Midlife Migraine Linked to Parkinson's Disease
Many migraineurs, especially women, feel better as they age, but a new study has important implications for those who don’t.
A study published this week in Neurology1 suggests that people who experience migraine in middle age are more likely than others to have Parkinson's disease and/or symptoms of Parkinson’s later in life. This was particularly true for women who experienced migraine with aura.
The study was based on data from the Reykjavik (Iceland) Study (RS), a population-based study established in 1967 that followed participants for several decades. Researchers evaluated 5,620 random participants (born between 1907 and 1935) for headache and migraine symptoms at a mean age of 51. According to the study, 3924 participants exhibited no headache symptoms and 1,028 participants had headache but not migraine. The remaining 668 participants met the criteria for migraine, and 430 of those experienced migraine with aura.
Later in life, at a mean age of 77, participants were asked about their motor function, particularly in regard to symptoms related to Parkinson's disease, including tremor, or trembling in the hands, arms, legs, jaw, and/or face; rigidity, or stiffness of the limbs and trunk; bradykinesia, or slowness of movement; and postural instability, or impaired balance and coordination. Researchers also asked participants whether they had a family history of Parkinson’s disease and whether they experienced symptoms of restless legs syndrome.
According to the study, participants with midlife migraine were at least two times more likely to exhibit symptoms of Parkinson's disease in later life than those without migraine. Experiencing migraine with aura upped the odds even more, to 3.6 times the relative risk. (For a detailed breakdown of relative versus absolute risk, read my June article about migraine with aura and stroke.) Women who experienced migraine with aura also were more likely to have a family history of Parkinson's disease.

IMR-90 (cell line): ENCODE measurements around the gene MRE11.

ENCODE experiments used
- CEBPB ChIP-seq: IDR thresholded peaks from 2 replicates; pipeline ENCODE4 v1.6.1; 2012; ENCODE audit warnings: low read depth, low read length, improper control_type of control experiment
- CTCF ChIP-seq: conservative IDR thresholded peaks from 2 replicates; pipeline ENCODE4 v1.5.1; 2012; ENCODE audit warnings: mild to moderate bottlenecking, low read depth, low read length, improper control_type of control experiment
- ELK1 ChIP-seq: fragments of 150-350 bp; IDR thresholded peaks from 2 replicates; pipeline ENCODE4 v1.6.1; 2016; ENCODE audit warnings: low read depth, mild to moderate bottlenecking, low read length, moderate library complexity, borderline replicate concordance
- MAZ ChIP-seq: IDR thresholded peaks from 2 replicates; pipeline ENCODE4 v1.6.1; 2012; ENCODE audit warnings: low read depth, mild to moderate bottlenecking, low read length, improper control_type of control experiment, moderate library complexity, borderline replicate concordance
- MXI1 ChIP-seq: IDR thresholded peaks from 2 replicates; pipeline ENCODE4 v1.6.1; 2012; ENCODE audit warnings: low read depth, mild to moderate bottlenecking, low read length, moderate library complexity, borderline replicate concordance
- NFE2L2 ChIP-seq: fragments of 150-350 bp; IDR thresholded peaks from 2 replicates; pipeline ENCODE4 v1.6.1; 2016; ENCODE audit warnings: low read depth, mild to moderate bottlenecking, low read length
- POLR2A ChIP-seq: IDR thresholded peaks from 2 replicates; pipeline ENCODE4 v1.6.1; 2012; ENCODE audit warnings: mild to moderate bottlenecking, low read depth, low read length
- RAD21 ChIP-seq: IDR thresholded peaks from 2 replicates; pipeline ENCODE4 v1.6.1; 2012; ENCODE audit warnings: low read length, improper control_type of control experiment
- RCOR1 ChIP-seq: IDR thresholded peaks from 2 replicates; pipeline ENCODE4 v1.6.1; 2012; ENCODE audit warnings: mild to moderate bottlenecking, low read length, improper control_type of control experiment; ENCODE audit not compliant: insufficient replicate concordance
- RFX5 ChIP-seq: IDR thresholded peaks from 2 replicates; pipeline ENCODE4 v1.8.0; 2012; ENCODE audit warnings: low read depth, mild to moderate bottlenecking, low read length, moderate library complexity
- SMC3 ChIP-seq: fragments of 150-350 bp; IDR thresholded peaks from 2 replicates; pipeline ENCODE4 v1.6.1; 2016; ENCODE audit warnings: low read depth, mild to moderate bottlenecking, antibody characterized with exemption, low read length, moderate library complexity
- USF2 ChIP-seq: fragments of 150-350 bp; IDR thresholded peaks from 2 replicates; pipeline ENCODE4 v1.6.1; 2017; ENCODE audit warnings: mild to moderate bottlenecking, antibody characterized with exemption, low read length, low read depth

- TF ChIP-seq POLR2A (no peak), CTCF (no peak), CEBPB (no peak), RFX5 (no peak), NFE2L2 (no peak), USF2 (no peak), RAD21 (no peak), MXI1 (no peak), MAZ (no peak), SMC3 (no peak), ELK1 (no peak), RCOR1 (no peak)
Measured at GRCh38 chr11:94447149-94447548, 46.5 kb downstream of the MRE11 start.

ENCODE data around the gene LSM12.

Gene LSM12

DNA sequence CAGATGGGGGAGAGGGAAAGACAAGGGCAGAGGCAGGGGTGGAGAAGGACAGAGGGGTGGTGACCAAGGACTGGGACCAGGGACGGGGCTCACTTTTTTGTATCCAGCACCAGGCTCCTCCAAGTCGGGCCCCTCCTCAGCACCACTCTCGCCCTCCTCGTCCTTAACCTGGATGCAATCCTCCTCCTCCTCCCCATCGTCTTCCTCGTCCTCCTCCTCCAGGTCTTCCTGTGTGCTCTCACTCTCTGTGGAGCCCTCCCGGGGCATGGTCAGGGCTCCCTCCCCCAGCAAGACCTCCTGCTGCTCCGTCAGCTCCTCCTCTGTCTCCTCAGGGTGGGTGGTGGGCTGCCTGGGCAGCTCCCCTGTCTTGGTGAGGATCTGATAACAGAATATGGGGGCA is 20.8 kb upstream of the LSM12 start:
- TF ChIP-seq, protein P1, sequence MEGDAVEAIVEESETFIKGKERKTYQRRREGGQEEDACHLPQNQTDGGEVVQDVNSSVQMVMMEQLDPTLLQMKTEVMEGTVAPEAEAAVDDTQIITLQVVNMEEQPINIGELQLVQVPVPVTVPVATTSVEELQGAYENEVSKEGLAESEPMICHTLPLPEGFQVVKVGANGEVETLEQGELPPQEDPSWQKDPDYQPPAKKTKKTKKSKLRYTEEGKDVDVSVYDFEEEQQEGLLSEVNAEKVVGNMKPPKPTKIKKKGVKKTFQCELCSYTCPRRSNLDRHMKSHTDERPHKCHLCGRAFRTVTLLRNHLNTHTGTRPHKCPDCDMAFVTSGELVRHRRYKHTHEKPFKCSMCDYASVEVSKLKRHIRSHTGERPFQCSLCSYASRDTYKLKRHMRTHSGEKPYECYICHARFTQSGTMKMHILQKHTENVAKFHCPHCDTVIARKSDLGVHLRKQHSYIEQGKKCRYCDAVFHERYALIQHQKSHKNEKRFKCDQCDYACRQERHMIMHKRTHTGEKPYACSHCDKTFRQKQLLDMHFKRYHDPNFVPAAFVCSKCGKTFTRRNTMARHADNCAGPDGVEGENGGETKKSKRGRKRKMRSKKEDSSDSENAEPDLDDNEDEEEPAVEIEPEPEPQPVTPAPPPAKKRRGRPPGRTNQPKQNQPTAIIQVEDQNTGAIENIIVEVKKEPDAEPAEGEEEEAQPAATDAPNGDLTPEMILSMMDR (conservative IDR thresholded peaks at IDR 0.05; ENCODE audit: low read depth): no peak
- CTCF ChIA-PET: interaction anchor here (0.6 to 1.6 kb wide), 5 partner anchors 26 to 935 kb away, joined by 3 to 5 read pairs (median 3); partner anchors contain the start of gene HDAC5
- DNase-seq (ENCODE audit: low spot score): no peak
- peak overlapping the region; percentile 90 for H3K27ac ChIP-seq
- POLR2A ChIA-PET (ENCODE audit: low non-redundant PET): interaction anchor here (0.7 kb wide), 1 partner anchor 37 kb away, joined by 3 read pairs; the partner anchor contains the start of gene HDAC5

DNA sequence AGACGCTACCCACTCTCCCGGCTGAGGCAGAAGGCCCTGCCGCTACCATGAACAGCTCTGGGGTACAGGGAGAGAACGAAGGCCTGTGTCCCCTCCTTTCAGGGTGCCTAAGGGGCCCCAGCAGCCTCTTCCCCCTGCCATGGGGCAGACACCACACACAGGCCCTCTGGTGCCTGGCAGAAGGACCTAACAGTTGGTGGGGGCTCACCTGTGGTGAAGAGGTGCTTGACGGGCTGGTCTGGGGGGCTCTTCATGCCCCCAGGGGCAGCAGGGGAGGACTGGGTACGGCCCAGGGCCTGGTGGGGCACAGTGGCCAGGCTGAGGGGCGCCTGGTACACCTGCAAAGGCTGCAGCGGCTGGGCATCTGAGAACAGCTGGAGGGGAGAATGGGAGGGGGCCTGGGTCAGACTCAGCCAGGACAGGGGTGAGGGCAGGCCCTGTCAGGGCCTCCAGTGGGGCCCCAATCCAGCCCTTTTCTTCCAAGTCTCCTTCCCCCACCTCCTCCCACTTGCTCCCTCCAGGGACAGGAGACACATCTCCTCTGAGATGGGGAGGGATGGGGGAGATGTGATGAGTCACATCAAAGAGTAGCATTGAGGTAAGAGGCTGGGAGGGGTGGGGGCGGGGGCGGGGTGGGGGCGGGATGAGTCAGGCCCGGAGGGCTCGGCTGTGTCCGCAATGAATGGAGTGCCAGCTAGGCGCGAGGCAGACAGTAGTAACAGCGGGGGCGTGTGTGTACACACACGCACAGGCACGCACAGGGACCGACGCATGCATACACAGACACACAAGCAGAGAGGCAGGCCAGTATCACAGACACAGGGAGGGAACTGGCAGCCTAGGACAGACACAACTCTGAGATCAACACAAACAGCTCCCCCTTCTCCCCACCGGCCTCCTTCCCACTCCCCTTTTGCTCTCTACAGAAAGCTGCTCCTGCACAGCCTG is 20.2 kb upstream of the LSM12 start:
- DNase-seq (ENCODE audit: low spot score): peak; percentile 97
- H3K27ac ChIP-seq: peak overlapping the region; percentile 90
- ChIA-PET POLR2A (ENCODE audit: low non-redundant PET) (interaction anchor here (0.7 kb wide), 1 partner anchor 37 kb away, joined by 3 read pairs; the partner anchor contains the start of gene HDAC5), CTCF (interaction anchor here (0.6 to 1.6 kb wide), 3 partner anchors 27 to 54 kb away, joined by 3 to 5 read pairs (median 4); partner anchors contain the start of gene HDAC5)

Though these results sound somewhat frightening, especially for those of us with aura, researchers stress there’s no cause for alarm:
"We should emphasize that while the risk is increased for Parkinson's disease and these [similar] symptoms, they're still uncommon among those with migraine," study author Ann Scher, a professor of epidemiology at Uniformed Services University in Bethesda, Md, told a HealthDay reporter. "I don't think people should necessarily worry that if they have migraines, Parkinson's disease is [in their future]."2
Based on the study’s findings, overall absolute risk for symptoms was 7.5 percent in participants with no history of midlife headache, 12.6 percent in migraineurs with no aura, and 20 percent in migraineurs with aura. Potential reasons for the apparent increase in risk are still being investigated, as are the causes behind Parkinson's disease itself.
At this time, the actual cause of Parkinson's disease, like the cause of migraine, is unknown. Many experts believe the disease is caused by a combination of genetic and environmental factors, though they also tend to believe the exact cause may vary from person to person. Additional risk factors for developing Parkinson’s include being over the age of 60, having a first-degree relative with Parkinson’s, having a family history of other neurologic diseases, having a personal history of depression, ongoing herbicide or pesticide exposure, and certain genetic mutations.
As a female migraineur with aura and a family history of neurological disease, genetic mutation, depression, and Parkinson’s, I’ll be keeping a close watch on this research. My hope is that the link between migraine, particularly migraine with aura, and Parkinson disease will help researchers uncover the causes – and therefore the cures – for both.
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